I told Colleen I didn't want to speak to him anymore and that his behavior was making me question us even being acquaintances. I compared our relationship with other relationships I'd made online. People he'd seen me tweet with, ones he would understand. Certainly he didn't think he was closer to me than them. Not only was I was wrong about this, but I didn't know how wrong I was. This man who I considered a fan and a polite tweeter considered us "in real life" friends, which meant he could get a hold of me at any time, because we were "that close."

I stopped talking to Colleen completely, and this is where the Trumping came in. He used email, Twitter, and texts to insult me, call me names, and lash out in any way he could. He even wished me cancer and threatened to kill my dog. I told my doormen about him and put an extra bolt on my door. I closed my windows even though it's so damn hot right now and it would be nice to feel a cool breeze.

I promised myself no matter how disappointed in someone I am, no matter how much they reject me, ruin my life, or simply refuse to talk to me on the phone, I will never be a Trumper. Because when you attack others, even when it's only with words, you bring that negative energy into your life. Putting people down to hurt them when they've hurt you makes you no better than them.

If someone hurts you I don't suggest bullying that person like presidential hopeful Donald Trump, but rather take on the actions of Casper the Friendly Ghost. But instead of ghosting completely, when you're on your way to disappearing, say a friendly goodbye with three compliments. A goodbye and three compliments never hurt anyone. It's like ghosting but with insurance. I like to call it Casper the Friendly Ghosting.

So for example, say you are a YouTube star with a super-fan that emails you every day. Instead of emailing them back within five minutes each time (because you appreciate their support), scale it back a little. Wait 24 hours to write back, then sometimes not at all. The last thing you need is someone showing up at your door wearing a T-shirt with your face on it and holding an ax.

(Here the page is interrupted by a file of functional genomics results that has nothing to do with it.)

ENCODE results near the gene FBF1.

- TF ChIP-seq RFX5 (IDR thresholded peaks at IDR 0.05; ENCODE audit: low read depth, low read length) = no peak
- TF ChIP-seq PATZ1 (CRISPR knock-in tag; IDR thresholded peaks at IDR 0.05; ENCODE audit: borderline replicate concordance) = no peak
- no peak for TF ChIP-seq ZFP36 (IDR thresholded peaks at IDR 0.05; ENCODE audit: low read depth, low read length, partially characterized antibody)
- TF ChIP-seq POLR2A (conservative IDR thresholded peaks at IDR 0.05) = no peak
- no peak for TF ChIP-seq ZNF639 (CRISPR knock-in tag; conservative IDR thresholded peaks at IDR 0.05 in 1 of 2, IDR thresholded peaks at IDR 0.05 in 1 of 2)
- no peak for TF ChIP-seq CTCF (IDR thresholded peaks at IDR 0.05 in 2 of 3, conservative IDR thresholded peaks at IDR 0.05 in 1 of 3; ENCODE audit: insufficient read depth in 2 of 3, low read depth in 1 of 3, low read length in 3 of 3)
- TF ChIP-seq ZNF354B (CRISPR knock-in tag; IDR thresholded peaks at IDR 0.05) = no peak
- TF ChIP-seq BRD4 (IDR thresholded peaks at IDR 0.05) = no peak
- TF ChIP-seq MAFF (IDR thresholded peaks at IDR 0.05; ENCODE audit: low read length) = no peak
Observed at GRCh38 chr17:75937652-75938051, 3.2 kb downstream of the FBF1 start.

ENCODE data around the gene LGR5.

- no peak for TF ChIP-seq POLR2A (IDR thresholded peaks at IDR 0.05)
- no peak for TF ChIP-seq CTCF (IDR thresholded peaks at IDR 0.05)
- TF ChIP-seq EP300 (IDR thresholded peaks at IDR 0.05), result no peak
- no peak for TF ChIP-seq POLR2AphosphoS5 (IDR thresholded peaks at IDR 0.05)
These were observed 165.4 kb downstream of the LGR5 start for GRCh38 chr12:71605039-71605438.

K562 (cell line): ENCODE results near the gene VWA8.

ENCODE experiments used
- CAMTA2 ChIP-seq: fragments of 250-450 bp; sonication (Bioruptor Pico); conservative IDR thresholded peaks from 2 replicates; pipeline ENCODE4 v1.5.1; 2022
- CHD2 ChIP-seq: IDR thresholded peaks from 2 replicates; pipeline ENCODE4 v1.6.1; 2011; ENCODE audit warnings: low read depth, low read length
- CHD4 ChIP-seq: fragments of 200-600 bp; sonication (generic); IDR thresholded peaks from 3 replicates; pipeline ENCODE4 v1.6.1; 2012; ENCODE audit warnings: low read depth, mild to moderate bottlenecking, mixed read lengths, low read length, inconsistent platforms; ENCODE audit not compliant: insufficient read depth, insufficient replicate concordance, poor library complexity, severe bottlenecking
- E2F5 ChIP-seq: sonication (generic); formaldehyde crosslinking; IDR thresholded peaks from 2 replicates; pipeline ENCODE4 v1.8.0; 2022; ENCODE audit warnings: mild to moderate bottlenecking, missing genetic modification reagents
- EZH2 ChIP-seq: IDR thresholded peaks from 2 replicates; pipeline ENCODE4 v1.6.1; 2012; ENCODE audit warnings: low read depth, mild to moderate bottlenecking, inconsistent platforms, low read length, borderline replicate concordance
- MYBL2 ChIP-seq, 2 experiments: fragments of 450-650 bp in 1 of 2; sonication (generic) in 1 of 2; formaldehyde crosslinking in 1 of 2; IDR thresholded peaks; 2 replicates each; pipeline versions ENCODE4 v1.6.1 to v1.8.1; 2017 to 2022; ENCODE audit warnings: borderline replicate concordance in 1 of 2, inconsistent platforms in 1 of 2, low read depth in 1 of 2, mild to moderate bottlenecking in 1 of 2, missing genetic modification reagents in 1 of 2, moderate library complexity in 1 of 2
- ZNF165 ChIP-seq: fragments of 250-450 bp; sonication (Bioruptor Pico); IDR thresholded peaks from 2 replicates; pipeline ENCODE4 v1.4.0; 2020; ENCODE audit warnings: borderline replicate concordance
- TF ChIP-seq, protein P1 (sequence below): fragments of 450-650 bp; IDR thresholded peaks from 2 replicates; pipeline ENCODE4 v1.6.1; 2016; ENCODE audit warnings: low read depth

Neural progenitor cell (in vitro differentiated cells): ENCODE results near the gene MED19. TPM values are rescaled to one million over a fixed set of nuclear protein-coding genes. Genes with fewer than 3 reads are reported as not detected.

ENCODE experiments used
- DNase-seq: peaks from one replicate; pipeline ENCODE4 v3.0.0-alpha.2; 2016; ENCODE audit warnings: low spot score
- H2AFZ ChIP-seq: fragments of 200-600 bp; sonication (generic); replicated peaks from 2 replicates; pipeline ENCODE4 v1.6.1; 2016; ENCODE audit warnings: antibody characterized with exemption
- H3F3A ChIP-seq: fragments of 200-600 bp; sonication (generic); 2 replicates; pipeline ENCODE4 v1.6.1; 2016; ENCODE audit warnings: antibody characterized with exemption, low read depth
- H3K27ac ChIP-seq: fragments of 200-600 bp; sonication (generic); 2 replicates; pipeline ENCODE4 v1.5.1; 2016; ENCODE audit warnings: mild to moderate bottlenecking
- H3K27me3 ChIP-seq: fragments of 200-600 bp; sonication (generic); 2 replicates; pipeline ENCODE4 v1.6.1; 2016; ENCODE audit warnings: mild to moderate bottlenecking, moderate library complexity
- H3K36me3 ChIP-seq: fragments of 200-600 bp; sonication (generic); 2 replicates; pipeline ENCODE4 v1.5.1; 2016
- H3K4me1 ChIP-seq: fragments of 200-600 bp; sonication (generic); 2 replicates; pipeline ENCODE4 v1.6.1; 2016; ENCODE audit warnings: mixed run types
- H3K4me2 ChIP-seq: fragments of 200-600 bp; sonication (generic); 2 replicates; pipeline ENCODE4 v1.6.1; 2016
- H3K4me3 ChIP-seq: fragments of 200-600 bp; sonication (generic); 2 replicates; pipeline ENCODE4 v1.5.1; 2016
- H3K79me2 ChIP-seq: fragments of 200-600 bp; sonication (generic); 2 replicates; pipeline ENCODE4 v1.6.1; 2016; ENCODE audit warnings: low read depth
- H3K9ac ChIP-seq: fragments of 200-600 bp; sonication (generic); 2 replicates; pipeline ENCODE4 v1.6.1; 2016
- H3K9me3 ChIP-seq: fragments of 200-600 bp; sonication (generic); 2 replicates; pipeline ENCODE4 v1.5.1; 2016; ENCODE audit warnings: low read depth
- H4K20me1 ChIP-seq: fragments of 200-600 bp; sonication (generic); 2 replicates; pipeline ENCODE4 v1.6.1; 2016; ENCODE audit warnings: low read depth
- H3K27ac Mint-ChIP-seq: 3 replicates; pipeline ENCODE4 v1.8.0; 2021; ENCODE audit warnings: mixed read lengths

Or maybe you went out with a guy on a blind date. You know you are totally not interested in any way. Instead of infuriating the guy by ignoring flowers/candy/phone calls, address it head on. This will kill Trumping before it even starts. A Trumper is provoked the most by silence — go and try to figure THAT one out.

Another example is breaking up with an actual friend. A person you've seen in real life many times, someone you've shared secrets with, someone your family has met. I know what you're thinking: Who has THOSE kind of friends anymore? Well if you've already moved on from that person in your mind, don't ghost, don't Trump, don't even bench by replacing them with a new friend. Your former friend will catch on, notice, and probably scroll through your Facebook photos with a dangerous amount of rage.

Again, three compliments and then disappear. "You were such a great friend. I loved going to lunch with you. You have pretty eyelashes. Goodbye!" should work perfectly.